Early Data Shows Increase in Overdoses During Shutdowns

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Early Data Shows Increase in Overdoses During Shutdowns
Researchers at University of Baltimore report a 17 percent increase in drug overdoses after widespread shutdowns due to the coronavirus.
SHOW TRANSCRIPT

When stay-at-home orders began to increase in the spring, health officials started issuing warnings about a potential rise in drug overdoses triggered by isolation and stress. Preliminary data shows they may have been right. 

“Nearly 300 people have died from drug overdoses,” read one television reporter. 

Said another, “4,700 that’s roughly how many Hoosiers have overdosed this year.”

News reports across the country tell part of the story. 

Research from the University of Baltimore Center for Drug Policy and Enforcement paints a clearer picture. 

Using data submitted from thousands of agencies nationwide, “There was a 17 percent increase in suspected overdose submissions when comparing the weeks prior to and following the start of state-mandated stay-at-home orders.”  

“Individuals are more likely to have an overdose if they're using alone. There's no one to intervene with life saving medication. And as we've seen in prior periods in American history, there's been a correlation between economic difficulties and increased risk in increased rates of drug use and drug overdose deaths,” said Myra Mathis an Addiction Psychiatrist at The University of Rochester Medical Center.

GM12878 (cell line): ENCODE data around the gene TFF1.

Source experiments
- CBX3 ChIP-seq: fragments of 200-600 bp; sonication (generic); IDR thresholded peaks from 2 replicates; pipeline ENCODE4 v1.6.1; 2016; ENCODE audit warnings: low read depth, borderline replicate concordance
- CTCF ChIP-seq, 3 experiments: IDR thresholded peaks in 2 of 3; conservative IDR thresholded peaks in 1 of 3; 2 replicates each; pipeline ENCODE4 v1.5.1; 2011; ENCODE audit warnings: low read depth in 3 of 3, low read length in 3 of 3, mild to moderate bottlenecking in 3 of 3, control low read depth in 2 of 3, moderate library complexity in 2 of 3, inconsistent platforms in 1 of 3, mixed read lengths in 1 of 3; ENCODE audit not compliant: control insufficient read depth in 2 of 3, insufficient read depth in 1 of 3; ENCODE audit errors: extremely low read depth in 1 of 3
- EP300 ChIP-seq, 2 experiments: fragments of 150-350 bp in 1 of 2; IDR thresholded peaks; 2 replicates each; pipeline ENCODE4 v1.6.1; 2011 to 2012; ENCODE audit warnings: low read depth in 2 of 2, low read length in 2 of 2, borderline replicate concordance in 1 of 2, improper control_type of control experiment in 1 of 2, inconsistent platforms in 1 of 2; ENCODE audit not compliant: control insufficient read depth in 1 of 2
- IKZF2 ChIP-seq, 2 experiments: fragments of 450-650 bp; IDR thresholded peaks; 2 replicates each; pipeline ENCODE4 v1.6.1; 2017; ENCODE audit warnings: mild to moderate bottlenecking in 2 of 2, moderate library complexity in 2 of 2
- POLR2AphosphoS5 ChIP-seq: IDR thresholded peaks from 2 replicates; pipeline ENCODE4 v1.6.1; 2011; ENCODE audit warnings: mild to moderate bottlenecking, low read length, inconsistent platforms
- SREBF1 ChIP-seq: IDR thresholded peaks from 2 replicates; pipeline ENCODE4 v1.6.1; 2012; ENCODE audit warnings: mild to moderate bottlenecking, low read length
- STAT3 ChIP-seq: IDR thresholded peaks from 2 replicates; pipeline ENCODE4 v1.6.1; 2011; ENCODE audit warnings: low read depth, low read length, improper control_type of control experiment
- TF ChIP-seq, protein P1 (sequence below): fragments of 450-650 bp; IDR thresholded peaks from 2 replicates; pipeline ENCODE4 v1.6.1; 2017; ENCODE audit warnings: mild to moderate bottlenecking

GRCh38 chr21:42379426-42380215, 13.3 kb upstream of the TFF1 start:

Addiction psychiatrist Dr. Myra Mathis says families play an important role in recovery, now more than ever. 

“The shame and the guilt that comes with drug use, then perpetuates the cycle of isolation and keeps individuals away from support networks that can be helpful. And it's important for loved ones to be mindful of that and to do their best to maintain a non-stigmatizing stance towards their loved ones who are using drugs,” said Mathis. 

She says that includes keeping the overdose-reversing drug Naloxone on hand for loved ones. 

September is National Alcohol and Drug Addiction Recovery Month, a time of renewed focus on recovery resources.While some groups have been forced to shut down because of the pandemic, there is still help available.

Groups like Narcotics Anonymous have taken things online, such as providing a list of virtual meetings happening all over the world. 

Earlier this year, the Drug Enforcement Administration approved waivers giving doctors increased flexibility to dispense medication-assisted treatments such as buprenorphine. 

All steps to bring treatment to a nation struggling with one illness while trying to avoid another.

Amber Strong, Newsy, Northern, Virginia.